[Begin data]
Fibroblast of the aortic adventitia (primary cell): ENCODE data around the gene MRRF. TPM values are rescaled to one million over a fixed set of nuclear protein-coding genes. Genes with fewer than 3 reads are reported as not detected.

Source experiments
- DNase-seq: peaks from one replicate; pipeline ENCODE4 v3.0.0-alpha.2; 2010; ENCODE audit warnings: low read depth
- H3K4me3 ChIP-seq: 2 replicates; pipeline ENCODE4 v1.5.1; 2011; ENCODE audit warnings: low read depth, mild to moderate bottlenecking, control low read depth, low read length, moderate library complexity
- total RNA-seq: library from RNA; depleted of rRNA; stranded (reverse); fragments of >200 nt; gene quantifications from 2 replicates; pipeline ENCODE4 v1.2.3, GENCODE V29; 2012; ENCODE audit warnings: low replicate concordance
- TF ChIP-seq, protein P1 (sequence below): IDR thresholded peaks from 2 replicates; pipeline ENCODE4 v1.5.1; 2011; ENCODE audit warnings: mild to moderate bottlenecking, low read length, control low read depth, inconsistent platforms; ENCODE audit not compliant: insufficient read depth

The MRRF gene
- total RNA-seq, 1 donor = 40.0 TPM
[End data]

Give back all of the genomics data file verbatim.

Fibroblast of the aortic adventitia (primary cell): ENCODE data around the gene MRRF. TPM values are rescaled to one million over a fixed set of nuclear protein-coding genes. Genes with fewer than 3 reads are reported as not detected.

Source experiments
- DNase-seq: peaks from one replicate; pipeline ENCODE4 v3.0.0-alpha.2; 2010; ENCODE audit warnings: low read depth
- H3K4me3 ChIP-seq: 2 replicates; pipeline ENCODE4 v1.5.1; 2011; ENCODE audit warnings: low read depth, mild to moderate bottlenecking, control low read depth, low read length, moderate library complexity
- total RNA-seq: library from RNA; depleted of rRNA; stranded (reverse); fragments of >200 nt; gene quantifications from 2 replicates; pipeline ENCODE4 v1.2.3, GENCODE V29; 2012; ENCODE audit warnings: low replicate concordance
- TF ChIP-seq, protein P1 (sequence below): IDR thresholded peaks from 2 replicates; pipeline ENCODE4 v1.5.1; 2011; ENCODE audit warnings: mild to moderate bottlenecking, low read length, control low read depth, inconsistent platforms; ENCODE audit not compliant: insufficient read depth

The MRRF gene
- total RNA-seq, 1 donor = 40.0 TPM